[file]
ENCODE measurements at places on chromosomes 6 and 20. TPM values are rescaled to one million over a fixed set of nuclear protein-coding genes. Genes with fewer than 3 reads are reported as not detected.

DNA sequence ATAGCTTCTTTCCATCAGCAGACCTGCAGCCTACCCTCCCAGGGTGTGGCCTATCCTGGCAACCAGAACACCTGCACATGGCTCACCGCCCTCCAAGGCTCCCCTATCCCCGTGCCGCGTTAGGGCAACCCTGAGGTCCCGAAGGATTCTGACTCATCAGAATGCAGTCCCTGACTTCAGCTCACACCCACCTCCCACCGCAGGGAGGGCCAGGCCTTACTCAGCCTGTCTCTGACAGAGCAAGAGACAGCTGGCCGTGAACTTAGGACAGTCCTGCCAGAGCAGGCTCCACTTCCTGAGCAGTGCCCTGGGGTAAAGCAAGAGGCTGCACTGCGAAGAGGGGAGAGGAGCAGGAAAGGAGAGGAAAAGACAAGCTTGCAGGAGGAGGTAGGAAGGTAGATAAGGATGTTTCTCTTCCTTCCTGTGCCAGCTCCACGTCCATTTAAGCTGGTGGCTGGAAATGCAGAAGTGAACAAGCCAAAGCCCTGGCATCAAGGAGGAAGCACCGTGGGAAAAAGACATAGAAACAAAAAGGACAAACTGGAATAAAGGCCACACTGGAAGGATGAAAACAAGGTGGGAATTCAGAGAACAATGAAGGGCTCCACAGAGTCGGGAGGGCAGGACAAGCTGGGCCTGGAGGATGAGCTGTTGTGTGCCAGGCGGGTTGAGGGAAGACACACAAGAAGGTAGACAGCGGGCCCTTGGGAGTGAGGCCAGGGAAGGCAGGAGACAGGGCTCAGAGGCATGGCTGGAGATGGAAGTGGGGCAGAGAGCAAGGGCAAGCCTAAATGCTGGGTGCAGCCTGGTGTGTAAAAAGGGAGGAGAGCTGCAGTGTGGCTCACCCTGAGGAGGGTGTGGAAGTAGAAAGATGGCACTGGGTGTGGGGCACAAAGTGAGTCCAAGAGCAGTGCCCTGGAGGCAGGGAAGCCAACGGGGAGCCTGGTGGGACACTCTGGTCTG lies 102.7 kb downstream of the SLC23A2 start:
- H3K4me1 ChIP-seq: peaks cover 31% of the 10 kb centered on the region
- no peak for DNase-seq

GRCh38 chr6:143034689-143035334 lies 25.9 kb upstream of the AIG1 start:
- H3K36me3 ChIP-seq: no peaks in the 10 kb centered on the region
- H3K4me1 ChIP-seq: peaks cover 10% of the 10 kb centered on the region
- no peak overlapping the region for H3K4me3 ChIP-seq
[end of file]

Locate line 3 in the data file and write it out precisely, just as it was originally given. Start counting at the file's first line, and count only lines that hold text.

- H3K4me1 ChIP-seq: peaks cover 31% of the 10 kb centered on the region